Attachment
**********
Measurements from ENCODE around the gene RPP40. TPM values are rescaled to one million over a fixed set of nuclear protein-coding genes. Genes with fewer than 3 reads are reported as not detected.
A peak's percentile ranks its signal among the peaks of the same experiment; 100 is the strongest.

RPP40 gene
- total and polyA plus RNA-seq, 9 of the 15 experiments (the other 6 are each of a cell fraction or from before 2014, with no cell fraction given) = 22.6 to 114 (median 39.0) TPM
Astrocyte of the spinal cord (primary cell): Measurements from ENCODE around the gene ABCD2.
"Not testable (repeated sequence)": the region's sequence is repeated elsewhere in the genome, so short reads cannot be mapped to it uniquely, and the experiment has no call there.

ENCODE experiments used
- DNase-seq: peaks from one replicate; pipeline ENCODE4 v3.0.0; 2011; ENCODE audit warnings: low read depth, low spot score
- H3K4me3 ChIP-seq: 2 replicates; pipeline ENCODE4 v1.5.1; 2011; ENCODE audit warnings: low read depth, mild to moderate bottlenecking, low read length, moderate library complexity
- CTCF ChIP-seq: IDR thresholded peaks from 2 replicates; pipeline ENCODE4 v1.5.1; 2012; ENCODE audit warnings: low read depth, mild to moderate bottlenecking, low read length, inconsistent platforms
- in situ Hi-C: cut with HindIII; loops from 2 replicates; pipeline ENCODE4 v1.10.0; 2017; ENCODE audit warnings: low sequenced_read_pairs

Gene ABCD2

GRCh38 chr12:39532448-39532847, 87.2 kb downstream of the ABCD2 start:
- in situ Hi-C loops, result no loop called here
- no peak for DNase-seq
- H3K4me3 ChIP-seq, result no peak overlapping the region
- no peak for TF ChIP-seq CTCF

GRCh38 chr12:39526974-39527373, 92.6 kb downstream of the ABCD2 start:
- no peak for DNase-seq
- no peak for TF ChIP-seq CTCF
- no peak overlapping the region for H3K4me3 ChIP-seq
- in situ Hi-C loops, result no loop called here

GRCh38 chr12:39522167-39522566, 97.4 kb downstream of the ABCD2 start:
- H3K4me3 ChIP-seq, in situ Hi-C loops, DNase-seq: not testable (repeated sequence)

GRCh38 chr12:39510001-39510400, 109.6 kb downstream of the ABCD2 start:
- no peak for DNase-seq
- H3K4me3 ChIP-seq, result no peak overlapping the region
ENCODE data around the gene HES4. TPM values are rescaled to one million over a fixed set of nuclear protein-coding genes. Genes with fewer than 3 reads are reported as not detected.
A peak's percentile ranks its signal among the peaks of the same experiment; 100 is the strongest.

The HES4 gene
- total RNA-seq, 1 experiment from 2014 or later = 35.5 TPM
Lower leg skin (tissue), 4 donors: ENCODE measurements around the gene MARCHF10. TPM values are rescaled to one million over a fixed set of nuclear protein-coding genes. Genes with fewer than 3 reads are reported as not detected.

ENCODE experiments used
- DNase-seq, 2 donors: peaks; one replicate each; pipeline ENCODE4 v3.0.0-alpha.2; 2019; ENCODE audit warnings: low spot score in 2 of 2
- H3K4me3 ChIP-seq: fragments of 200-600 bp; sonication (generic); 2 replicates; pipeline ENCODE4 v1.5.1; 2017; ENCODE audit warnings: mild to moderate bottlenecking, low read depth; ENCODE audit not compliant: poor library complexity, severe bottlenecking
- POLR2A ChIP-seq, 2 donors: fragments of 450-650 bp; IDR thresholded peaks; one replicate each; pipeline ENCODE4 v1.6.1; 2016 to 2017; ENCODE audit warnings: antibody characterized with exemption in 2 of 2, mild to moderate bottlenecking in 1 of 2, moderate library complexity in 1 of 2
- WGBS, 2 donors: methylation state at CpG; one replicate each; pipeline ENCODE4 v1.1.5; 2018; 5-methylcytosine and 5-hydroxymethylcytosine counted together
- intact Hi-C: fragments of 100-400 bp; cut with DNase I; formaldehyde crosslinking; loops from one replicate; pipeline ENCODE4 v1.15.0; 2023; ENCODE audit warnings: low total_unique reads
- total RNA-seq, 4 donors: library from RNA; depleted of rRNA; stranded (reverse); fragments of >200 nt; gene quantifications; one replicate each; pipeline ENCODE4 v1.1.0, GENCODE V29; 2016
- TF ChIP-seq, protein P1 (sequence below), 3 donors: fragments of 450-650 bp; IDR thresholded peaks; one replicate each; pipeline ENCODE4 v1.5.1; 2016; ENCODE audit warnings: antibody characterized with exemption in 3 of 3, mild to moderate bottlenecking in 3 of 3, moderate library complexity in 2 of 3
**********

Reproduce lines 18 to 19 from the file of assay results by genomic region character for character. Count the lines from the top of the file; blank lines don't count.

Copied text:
GRCh38 chr12:39526974-39527373, 92.6 kb downstream of the ABCD2 start:
- no peak for DNase-seq